Encinitas will explore ways curb the construction of oversized homes that neighbors call “McMansions,” while attempting to balance the rights of property owners.
Councilman Tony Kranz, who brought the idea forward at a council meeting Wednesday night, said that people who own smaller homes in the city’s older neighborhoods shouldn’t have to worry that someone will buy a neighboring home, demolish it, and then build a new structure that towers over all the other houses.
“I just don’t think that’s good for the community,” he said.
His proposal to restrict home sizes divided the council on Wednesday. Council members voted 3-2, with Mayor Kristin Gaspar and Mark Muir opposed, to direct the Planning Commission to explore the idea and bring back some recommendations.
Councilwoman Lisa Shaffer, who voted with the majority, said she supported the concept, but had some concerns about whether the proposed new restrictions might impact home remodeling projects as well as new home construction. If a couple wants to build an addition to their home to accommodate their growing family, they’re not going to be happy if the city bans them from doing so, she said.
Gaspar said she and Shaffer were on the same side when it came to that issue, adding that restrictions limiting home sizes will outrage many property owners.
“The moment you start suddenly talking about decreasing a homeowner’s property value, we’re going to have some problems, I can tell you that,” she said. “So, I would say tread lightly on any ordinance that you’re looking to put in place.”
Tom Berge Jr., president of the West San Gabriel Valley Assn. of Realtors, has had a different experience. He said three or four Chinese business owners looking to invest in homes have raised concerns to him over economic turmoil in China. But it wasn’t because they might no longer be able to afford local real estate.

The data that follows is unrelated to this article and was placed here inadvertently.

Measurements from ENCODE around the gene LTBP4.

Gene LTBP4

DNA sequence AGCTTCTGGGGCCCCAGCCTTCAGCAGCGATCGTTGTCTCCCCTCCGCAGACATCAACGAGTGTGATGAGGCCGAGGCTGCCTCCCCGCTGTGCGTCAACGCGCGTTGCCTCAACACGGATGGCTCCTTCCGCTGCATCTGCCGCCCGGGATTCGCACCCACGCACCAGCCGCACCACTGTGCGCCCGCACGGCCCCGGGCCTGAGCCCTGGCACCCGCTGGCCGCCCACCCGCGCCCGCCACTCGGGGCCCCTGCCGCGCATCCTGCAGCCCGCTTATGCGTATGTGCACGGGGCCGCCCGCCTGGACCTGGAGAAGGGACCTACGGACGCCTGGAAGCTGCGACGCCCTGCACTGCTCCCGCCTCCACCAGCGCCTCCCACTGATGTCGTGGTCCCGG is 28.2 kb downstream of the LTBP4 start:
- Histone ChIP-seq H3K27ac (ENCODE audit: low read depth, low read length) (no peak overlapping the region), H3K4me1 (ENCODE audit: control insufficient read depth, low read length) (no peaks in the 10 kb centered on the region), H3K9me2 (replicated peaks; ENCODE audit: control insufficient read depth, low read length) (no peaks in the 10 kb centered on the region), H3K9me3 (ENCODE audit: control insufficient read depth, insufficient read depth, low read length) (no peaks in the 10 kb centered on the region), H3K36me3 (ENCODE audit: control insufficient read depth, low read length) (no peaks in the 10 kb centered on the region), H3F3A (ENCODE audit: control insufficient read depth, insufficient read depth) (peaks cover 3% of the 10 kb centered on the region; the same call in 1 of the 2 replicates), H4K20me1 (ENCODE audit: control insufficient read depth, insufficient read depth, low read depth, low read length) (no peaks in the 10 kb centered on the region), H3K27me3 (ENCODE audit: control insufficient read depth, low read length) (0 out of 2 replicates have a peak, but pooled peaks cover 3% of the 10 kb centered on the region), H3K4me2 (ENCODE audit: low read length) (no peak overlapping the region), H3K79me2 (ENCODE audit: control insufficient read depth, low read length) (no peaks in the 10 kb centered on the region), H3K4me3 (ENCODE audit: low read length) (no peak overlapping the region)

“Their fear is the government is going to limit the money that can freely move out of China,” he said.
Christopher Thornberg, founding partner of Beacon Economics, believes that slowing growth abroad won’t slow investment because Chinese residents will become more inclined to move money into what they consider a safe investment.
“If anything, this is only going to intensify the push to get money out of China,” he said.
Could prices keep going higher? Yes, due to the lack of inventory. It is a game-changer that we haven’t experienced before – usually as prices rise to new levels, sellers tend to flood the market to get out at the top.
Not this time.
Our local NSDCC inventory has been steady – no big rush by sellers to cash in, mostly because they have nowhere to go that is any better.
NSDCC Total Detached-Home Listings, Jan 1 to Aug 15
Could it continue? Yes, it could. We all know about how the San Francisco market has been fetching extraordinary prices. Yet, their inventory is not exploding – instead, it’s going down.
From the WSJ:
A scarcity of listings is sending prices to new highs. In June, the number of new listings in San Francisco was down 23.1% from a year prior, according to the San Francisco Association of Realtors. The average listing spent 26 days on the market, compared with 31 days in June 2014. Median sales prices were up to $1.177 million—a 12.1% jump from a year ago. Real-estate agents say bidding wars are most common on properties priced below $2.5 million, and that buyers often make offers on numerous properties—anywhere from two to 20—before finally winning one.
Read the full story here, with many bidding-war examples:
The recent N.A.R-commissioned DangerReport surveyed thousands throughout the industry, and found that the #1 threat to agents was…….fellow agents.
In particular, the inexperienced and incompetent agents that threaten the credibility of others, and the industry as a whole. Several other obvious threats were mentioned, but none polled higher. A recent Inman survey found the same result too.
Yet, the agent population in California has been rising.